Climate Change
Climate Diplomacy
Energy
Minerals & Mining
Security
Water
Oceania & Pacific
Dr Vigya Sharma, Energy and Poverty Research Group, University of Queensland, Australia

As part of the University of Queensland’s ongoing partnership with adelphi, the Environment, Conflict and Cooperation exhibition was on display at the University of Queensland (UQ) in Brisbane for three weeks from July-August 2016. 

The exhibition was very well received by students and staff at UQ as well as the wider Brisbane community.  The ECC Exhibition is part of the Climate Diplomacy Initiative that is a collaborative effort of the Federal Foreign Office of Germany with adelphi, a leading Berlin-based think tank for applied research, policy analysis and consultancy on global change issues.

The exhibition was accompanied by two public events. Associate Professor Matt McDonald from UQ’s School of Politics and International Studies presented a seminar on ‘Climate Change and Security’. The lecture outlined discourses and contemporary thinking on the climate change-security relationship, particularly as it relates to the nation-state, the international community, human welfare or even ecosystem resilience. It made a strong case for climate change as the defining global security threat: now and especially into the future.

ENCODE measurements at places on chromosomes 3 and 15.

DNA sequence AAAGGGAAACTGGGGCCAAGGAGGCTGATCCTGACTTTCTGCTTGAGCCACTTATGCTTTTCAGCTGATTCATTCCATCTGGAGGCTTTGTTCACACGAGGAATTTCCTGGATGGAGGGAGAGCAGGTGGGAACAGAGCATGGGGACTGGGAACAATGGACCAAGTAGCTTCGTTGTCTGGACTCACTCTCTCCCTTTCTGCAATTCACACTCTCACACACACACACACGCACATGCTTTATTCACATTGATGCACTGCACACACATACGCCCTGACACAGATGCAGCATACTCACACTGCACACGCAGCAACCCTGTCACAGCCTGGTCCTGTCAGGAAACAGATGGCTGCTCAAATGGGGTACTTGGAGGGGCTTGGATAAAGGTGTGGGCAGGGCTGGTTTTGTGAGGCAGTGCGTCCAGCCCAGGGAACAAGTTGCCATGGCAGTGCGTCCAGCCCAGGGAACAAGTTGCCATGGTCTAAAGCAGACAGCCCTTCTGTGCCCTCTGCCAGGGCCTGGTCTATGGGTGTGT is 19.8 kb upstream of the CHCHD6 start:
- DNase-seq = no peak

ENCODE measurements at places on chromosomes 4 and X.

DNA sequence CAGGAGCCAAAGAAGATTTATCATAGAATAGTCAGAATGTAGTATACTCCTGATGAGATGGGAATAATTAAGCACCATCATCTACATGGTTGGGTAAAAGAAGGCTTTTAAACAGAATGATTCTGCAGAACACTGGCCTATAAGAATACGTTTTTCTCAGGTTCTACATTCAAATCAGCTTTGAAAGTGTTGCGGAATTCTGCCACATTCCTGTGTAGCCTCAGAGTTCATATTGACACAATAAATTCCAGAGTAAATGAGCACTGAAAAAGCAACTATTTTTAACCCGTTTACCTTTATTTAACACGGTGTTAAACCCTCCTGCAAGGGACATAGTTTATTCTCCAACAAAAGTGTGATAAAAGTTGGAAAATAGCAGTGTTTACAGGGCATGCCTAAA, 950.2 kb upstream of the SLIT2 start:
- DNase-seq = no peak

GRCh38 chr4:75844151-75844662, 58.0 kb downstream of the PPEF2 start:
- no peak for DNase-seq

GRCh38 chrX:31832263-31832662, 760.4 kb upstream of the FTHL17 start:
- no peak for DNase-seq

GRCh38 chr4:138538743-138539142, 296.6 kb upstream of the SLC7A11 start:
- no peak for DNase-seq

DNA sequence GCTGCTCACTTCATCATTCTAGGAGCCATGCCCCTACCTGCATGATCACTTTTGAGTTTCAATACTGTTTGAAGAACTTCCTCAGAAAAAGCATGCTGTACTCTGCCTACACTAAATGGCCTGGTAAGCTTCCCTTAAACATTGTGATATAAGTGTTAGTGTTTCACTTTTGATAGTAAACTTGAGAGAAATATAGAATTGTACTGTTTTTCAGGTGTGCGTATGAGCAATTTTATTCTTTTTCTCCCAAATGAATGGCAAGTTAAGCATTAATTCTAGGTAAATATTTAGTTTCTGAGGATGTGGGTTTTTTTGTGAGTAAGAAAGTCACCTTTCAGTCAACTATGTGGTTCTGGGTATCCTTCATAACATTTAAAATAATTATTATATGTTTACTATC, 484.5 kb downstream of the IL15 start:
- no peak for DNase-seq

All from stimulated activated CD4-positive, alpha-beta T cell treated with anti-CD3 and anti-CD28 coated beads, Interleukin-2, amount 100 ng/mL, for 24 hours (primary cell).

The seminar was well-attended and concluded with a lively discussion on climate thresholds, range of security implications and likely next steps across policy and practice.

The exhibition’s closing was marked by a panel discussion on ‘Issues of Global Change’ that brought together three of UQ’s top researchers in the areas of water, energy, mining and conflict. Dr Nina Hall (Global Change Institute, Sustainable Water Program), Professor Paul Lant (co-leader Energy and Poverty Research Group) and Professor Saleem Ali (Sustainable Minerals Institute) each presented their views on the interlinkages among these three critical areas of global concern as well as outlined UQ’s leading efforts on this front.   

In total, nearly 80 people attended the two events. The exhibition received a strong endorsement from the speakers as well as the audience for its innovative style of story-telling that brought together compelling evidence of change happening across several world regions. A final message that came through from these discussions was around the enormous challenge that lies ahead of us and that there is no room for complacency moving forward. 

You can explore the online version of the Environment, Conflict and Cooperation exhibition here.


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